Five critical challenges to building cloud services

By Gary Lyng

Cloud architects looking to transform their organisations should look at how top cloud providers support a range of workloads, use cases, and I/O patterns. No matter where we look in industry, the sector with the highest appetite for storage and the fastest growth rate is the cloud services marketplace.

More and more enterprise workloads are moving towards cloud providers. With the growing versatility of Platform as a Service (PaaS), Infrastructure as a Service (IaaS) and Software as a Service (SaaS) offerings, come new end user and IT expectations for business agility, self-service, performance and infinite scalability — and those bring on great challenges for cloud architects to keep up with demand. As per the latest Gartner report, the IaaS segment will remain the fastest-growing segment in 2016, forecast to reach $448.9 million.

Building a cloud infrastructure to accommodate enterprise and mobile workloads can be daunting. It is an entirely different beast than the traditional, on-premises siloed storage approach enterprises have traditionally implemented.

And there’s no one recipe. Each enterprise customer will have different needs and goals depending on their expectations from the cloud. Yet there are critical architectural components you need to keep in mind to make your cloud project successful:

Range of workloads: When designing robust cloud services, underlying storage to support such services needs to be versatile for the varying random I/O and data throughput requirements.

The type of data and how we use it is changing. Analytics is giving way to Predictive Analytics. In our globalised economy, it is no longer acceptable to make decisions from historical data. Business executives are now pushing for better and up-to-date predictive analytics. An entire rework of cloud infrastructure will be needed to carry out cloud-based analytics.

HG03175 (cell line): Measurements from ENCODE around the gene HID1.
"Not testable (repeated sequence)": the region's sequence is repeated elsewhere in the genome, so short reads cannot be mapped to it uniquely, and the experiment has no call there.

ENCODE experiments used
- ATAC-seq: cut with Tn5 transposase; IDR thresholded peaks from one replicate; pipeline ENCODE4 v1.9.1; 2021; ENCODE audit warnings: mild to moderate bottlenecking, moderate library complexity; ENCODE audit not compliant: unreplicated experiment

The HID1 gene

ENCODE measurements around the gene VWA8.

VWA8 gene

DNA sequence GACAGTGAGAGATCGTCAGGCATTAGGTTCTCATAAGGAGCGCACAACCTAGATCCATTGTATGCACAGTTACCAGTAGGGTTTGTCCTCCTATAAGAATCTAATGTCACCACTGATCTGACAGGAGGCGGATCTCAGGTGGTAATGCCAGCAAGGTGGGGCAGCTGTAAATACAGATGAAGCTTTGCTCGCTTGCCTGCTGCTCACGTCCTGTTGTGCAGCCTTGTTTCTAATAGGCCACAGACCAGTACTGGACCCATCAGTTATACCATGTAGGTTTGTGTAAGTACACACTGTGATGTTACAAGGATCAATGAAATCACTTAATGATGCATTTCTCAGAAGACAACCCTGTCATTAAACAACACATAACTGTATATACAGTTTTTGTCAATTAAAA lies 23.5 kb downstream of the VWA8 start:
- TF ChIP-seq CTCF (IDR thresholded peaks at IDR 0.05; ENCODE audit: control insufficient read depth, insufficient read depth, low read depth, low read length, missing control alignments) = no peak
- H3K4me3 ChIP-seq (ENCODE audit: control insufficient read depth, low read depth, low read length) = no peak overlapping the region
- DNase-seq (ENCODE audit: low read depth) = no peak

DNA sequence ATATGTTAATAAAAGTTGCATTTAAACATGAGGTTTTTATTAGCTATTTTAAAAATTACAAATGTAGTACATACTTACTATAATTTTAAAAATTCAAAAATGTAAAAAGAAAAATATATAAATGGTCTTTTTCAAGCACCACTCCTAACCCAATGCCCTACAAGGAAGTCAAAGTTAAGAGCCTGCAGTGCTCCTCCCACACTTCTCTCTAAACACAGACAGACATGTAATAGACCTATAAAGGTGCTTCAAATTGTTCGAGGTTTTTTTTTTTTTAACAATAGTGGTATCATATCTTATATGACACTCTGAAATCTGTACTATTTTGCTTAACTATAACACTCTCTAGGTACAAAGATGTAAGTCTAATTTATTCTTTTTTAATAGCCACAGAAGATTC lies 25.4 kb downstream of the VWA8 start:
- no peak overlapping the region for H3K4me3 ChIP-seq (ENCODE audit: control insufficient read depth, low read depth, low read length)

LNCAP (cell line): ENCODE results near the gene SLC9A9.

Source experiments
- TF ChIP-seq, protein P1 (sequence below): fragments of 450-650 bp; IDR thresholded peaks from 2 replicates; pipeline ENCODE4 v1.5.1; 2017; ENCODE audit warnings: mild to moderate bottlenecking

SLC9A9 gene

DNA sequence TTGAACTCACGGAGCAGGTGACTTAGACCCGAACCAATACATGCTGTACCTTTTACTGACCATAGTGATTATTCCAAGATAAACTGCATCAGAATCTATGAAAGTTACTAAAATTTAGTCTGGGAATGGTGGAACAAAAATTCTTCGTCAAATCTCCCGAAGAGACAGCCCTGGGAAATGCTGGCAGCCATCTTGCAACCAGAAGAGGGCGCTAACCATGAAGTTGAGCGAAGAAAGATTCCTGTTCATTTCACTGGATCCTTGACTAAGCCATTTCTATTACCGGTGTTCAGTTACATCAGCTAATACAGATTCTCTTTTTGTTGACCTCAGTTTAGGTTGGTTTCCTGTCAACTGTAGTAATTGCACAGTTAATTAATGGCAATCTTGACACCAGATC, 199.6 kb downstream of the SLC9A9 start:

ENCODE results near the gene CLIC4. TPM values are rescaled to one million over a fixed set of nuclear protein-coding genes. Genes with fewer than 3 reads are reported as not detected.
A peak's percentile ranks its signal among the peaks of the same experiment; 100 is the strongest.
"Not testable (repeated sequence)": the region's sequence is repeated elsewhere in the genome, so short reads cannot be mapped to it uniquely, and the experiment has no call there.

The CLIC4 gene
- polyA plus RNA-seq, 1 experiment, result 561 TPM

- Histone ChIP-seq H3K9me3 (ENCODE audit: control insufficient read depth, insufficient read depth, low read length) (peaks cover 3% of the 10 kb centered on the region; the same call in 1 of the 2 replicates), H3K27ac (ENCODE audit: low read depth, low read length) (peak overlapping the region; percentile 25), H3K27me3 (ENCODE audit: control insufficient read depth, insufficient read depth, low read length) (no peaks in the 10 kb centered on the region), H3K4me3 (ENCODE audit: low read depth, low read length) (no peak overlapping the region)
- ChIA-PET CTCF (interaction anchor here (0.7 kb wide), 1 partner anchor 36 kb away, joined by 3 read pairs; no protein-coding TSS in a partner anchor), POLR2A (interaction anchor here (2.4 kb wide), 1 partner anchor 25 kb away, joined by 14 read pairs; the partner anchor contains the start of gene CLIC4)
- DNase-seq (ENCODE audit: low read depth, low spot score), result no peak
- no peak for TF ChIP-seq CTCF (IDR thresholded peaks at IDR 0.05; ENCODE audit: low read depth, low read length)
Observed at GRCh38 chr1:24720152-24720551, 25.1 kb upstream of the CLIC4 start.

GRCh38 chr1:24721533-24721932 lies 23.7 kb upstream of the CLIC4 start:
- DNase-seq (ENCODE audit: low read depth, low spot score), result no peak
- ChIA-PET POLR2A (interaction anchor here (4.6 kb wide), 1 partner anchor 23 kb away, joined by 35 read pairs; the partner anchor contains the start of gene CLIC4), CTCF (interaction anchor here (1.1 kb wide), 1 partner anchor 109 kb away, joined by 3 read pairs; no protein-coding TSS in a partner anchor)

DevOps culture and continuous development: If you’re a cloud service provider, your customers expect the infrastructure to provide a PaaS environment for further development. Providing a PaaS for DevOps will entail test/dev environments and highly-reliable production infrastructure.

Customer Experiences: Customer satisfaction is only as good as the lowest network and storage latency within your infrastructure. Architecting cloud services with predictable and fastest response times means flash storage that has been tuned for specific latency-sensitive workloads. This is key to QoS (Quality of Service) or better stated ‘Consistent Quality of Service’

Scale: With the exponential growth of data, cloud architectures require a new approach that will enable them to scale storage without the undue costs of compute. Storage need not be tied to computing as it scales. Disaggregated storage is an approach to balance the demand for storage bandwidth without the unnecessary costs of CPU/RAM.

How IaaS providers power their cloud

So how do top cloud providers build infrastructure to support a range of workloads, use cases, and I/O patterns? The reality is that more workloads are moving to flash every day. Here are three reasons why:


Unlike traditional spinning media, flash can be designed in ways so it can be heavily workload dependent, with performance variance over time based on block size, random versus sequential I/O, read versus write patterns, temporality, and data throughput requirements. Flash turned the industry around: no longer is the workload designed to fit the storage device limitations, instead flash can be designed to fit the given workload.

Persistent storage tiers

Persistent tiers both flash and HDD, in cloud infrastructure must satisfy consistent throughput, latency, and performance isolation. Performance must be predictable at any given time, and persistent across the entire given tier. Unlike any other storage medium before, enterprise flash guarantees predictable performance and even a fully predictable lifetime tying back to providing QoS.

Innovative use cases

Cloud services need to deliver an infrastructure ready for existing on-premises workloads, but the real value appears when we start to talk about innovative new use cases that would have been impossible without the cloud. Database-as-a-Service, analytics in the cloud (e.g., Hadoop-as-a-Service), DevOps environments, Media Rendering as a service, and newly developed applications supporting Internet of Things (IoT) – the possibilities are infinite.

The author is Senior Director Marketing & Strategy, Data Center Solutions, SanDisk

Updated Date: Jul 20, 2016 13:24:12 IST